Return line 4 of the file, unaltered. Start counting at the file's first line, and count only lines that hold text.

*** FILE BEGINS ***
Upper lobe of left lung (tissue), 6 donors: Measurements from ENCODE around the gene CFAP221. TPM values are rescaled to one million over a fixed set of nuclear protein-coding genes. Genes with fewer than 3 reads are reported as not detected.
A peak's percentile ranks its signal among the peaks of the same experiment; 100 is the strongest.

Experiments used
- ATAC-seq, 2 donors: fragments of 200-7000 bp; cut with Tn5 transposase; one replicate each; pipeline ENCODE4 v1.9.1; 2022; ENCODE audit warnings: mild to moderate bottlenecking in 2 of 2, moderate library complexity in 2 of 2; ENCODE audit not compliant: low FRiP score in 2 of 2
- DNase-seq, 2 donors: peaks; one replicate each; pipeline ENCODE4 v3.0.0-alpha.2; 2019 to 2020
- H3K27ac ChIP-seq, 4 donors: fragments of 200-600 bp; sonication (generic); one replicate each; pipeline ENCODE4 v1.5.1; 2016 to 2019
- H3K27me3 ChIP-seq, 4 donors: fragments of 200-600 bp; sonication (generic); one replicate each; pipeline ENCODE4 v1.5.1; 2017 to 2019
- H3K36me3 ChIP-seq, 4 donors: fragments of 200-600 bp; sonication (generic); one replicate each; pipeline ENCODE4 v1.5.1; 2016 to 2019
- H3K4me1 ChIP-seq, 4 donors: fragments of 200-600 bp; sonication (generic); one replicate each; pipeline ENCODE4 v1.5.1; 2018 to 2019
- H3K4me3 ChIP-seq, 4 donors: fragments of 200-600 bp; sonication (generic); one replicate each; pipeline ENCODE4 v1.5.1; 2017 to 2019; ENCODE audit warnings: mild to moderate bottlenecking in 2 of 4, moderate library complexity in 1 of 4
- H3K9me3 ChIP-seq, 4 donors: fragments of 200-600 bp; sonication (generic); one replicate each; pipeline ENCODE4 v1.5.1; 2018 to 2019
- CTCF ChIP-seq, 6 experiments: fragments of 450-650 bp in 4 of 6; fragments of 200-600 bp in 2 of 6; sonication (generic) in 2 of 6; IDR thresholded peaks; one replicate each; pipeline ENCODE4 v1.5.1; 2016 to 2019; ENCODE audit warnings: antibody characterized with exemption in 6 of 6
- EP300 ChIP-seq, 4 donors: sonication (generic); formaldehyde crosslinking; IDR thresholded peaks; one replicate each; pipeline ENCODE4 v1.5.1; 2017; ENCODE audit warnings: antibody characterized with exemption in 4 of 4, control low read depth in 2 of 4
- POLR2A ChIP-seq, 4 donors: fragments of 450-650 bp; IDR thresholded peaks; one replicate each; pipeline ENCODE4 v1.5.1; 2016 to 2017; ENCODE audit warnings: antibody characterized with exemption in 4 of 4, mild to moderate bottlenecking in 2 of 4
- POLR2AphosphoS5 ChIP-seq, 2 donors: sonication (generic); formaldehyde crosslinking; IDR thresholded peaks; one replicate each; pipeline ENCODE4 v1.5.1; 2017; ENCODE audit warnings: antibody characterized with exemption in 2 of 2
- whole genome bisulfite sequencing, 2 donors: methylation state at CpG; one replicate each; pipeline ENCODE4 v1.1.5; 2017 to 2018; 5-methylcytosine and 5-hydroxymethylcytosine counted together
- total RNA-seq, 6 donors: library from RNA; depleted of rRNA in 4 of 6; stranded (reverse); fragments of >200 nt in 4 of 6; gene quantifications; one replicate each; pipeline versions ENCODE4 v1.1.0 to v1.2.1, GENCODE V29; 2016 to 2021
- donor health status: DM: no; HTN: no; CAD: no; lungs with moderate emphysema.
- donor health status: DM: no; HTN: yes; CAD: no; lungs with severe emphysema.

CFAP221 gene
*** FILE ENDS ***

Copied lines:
- ATAC-seq, 2 donors: fragments of 200-7000 bp; cut with Tn5 transposase; one replicate each; pipeline ENCODE4 v1.9.1; 2022; ENCODE audit warnings: mild to moderate bottlenecking in 2 of 2, moderate library complexity in 2 of 2; ENCODE audit not compliant: low FRiP score in 2 of 2